It can be tempting to allow the swirl of change or things outside our control overwhelm us, but it’s a better strategy to step back. Compose ourselves. Find our center, and lead from a vantage point that we recognize and can always count on.

Remind yourself of your achievements

But the swirl is real. The day is long, and leaders can drift as much as anyone. To find your center, remember the defining career moments in the past where you overcame adversity to succeed with your team.

For me, one of these moments in my career was inheriting the Windows marketing team at Microsoft, after the failure of Windows 8. Initially, my team and I had little idea of how we were going to overcome the increasing competition from Apple and Google, and even key internal stakeholders were questioning whether we were witnessing the twilight of Windows. Only after acknowledging that we didn’t have all the answers, did we start chipping away.

Instead of wasting time, resources and our collective brainpower dwelling on those factors outside our control, we shifted to focus on those areas we could control and influence. Here’s what we do know. Here’s what we can do. Here’s what is true. And here’s what we need to learn next.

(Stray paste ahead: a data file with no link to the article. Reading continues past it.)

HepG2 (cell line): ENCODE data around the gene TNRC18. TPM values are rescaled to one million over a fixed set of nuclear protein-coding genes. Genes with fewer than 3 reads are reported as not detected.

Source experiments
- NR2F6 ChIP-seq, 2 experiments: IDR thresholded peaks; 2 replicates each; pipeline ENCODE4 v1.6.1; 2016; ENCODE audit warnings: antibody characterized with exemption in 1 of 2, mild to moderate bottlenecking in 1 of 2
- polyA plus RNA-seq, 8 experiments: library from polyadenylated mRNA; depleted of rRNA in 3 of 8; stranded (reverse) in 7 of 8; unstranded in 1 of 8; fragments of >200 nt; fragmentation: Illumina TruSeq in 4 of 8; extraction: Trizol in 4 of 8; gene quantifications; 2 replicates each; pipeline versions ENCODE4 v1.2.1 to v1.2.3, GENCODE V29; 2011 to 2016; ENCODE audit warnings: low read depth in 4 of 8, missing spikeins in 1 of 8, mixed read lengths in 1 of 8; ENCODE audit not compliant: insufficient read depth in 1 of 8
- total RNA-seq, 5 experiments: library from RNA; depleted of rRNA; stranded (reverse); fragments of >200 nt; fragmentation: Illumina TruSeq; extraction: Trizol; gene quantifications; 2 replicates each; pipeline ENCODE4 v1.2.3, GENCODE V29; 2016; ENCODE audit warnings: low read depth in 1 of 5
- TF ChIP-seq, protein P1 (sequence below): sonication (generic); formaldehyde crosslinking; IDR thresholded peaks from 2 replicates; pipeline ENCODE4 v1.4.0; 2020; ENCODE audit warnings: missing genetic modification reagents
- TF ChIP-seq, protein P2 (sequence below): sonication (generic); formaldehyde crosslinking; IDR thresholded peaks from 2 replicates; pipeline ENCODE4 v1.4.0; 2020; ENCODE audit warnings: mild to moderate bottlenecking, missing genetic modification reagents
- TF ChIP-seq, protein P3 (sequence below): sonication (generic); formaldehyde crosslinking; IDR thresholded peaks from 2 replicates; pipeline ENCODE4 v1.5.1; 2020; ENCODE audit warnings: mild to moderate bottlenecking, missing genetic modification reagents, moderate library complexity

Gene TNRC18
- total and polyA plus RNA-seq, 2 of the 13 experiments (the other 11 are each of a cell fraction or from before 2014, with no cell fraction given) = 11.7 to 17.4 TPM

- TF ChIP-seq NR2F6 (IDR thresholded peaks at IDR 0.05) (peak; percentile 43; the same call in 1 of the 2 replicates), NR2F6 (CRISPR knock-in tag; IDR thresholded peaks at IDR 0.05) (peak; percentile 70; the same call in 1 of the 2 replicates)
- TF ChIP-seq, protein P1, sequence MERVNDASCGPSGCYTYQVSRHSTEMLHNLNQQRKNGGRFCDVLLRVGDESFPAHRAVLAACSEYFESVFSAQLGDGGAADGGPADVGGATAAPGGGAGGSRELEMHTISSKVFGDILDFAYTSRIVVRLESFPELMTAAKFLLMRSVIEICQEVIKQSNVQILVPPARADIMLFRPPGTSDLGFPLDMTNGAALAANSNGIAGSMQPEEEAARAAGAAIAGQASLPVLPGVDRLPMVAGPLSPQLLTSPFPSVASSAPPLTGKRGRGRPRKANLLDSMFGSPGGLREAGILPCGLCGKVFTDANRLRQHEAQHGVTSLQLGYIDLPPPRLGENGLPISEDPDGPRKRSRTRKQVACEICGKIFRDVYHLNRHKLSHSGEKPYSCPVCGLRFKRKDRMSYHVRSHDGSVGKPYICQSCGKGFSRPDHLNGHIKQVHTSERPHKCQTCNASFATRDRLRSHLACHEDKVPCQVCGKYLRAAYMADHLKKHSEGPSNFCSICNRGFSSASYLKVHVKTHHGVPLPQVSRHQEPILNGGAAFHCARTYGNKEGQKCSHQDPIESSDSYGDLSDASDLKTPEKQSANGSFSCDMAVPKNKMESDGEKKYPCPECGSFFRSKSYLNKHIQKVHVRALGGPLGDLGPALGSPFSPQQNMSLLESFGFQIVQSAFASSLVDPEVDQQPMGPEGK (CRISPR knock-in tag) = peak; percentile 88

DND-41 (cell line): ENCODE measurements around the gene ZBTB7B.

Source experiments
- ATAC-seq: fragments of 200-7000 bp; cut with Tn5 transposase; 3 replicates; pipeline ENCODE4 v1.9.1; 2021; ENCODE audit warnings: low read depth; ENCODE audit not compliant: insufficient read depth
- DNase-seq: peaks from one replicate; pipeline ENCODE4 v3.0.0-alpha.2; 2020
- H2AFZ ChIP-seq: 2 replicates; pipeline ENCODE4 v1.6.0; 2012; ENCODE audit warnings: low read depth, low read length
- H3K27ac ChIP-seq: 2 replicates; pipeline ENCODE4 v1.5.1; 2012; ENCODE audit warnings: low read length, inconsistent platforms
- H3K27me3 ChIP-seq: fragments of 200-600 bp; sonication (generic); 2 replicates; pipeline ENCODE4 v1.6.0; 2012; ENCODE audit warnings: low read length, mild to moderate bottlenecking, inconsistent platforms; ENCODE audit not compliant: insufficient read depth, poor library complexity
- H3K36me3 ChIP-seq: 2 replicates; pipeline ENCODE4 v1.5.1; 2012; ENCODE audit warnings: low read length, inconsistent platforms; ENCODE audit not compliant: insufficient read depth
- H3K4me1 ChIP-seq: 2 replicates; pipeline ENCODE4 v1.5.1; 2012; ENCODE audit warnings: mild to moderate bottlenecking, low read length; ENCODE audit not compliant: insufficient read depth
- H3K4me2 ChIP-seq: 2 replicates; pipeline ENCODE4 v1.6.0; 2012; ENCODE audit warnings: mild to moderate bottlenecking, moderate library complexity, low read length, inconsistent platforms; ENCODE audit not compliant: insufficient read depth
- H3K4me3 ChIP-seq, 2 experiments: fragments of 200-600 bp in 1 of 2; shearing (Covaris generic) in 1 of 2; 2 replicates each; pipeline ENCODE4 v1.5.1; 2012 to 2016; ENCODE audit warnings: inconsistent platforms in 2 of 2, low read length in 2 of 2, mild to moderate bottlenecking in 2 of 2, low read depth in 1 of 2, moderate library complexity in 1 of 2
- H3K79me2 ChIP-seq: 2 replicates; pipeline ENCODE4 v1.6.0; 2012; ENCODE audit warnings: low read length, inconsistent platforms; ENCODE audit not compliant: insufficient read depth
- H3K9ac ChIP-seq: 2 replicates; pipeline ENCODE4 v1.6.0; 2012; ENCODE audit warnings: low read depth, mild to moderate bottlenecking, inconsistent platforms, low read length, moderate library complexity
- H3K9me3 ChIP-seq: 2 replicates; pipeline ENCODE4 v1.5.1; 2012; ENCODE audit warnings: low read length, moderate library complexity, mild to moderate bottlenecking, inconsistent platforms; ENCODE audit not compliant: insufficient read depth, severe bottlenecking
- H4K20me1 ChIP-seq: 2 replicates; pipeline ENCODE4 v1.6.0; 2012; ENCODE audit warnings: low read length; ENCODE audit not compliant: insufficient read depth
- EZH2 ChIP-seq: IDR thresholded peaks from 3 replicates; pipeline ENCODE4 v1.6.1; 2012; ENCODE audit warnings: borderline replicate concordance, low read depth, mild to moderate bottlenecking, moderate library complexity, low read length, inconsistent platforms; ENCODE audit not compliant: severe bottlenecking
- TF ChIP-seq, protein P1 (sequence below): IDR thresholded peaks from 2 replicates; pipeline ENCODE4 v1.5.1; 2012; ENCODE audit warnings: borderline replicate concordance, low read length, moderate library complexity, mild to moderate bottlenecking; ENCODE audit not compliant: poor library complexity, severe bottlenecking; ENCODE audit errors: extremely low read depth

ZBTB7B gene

During times of adversity, it can feel like you’re losing your way. When that feeling comes, remember that it’s no accident that you came to be in the leadership role you’re in today. Remember what transformed you into your leadership self. Then focus on those areas you can influence over time. Are there moves your team can make that may change the situation in favor of your desired outcome? What internal teams or partners can you work with to align plans and resources?

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Treat your values as a compass

Leaders learn and build new muscles all the time. As author and speaker Nick Vujicic shared with me, this is a time when leaders need to reassess their values and priorities, while staying objective, “When the rip tide of change pulls you out, you can find your center and come back to where you know you need to be as a person.”

But we can’t do this alone. We need our coaches and mentors. They help us identify, refine and honor those core values that characterize and drive our work. “It takes somebody that can tell you the truth to get you back on track,” notes Vujicic. “Rather than just surrounding ourselves with ‘yes’ people, we have to ground ourselves as leaders […] to make sure that we are true to ourselves and don’t limit our potential.”

Leadership takes the raw materials in us, puts them under great pressure and refines them into something better. Resiliency isn’t a consolation prize we earn for making it through hard times; it’s an awareness as a result of facing challenges This year is difficult and will continue throwing hardships our way. The hope is after this crisis, we will stand as better leaders, employees, and citizens.


Jeremy Korst is president of GBH Insights, a leading marketing strategy, analytics and consumer behavior firm. Previously, he held senior executive roles at Microsoft and T-Mobile and served on the executive board of the Wharton School.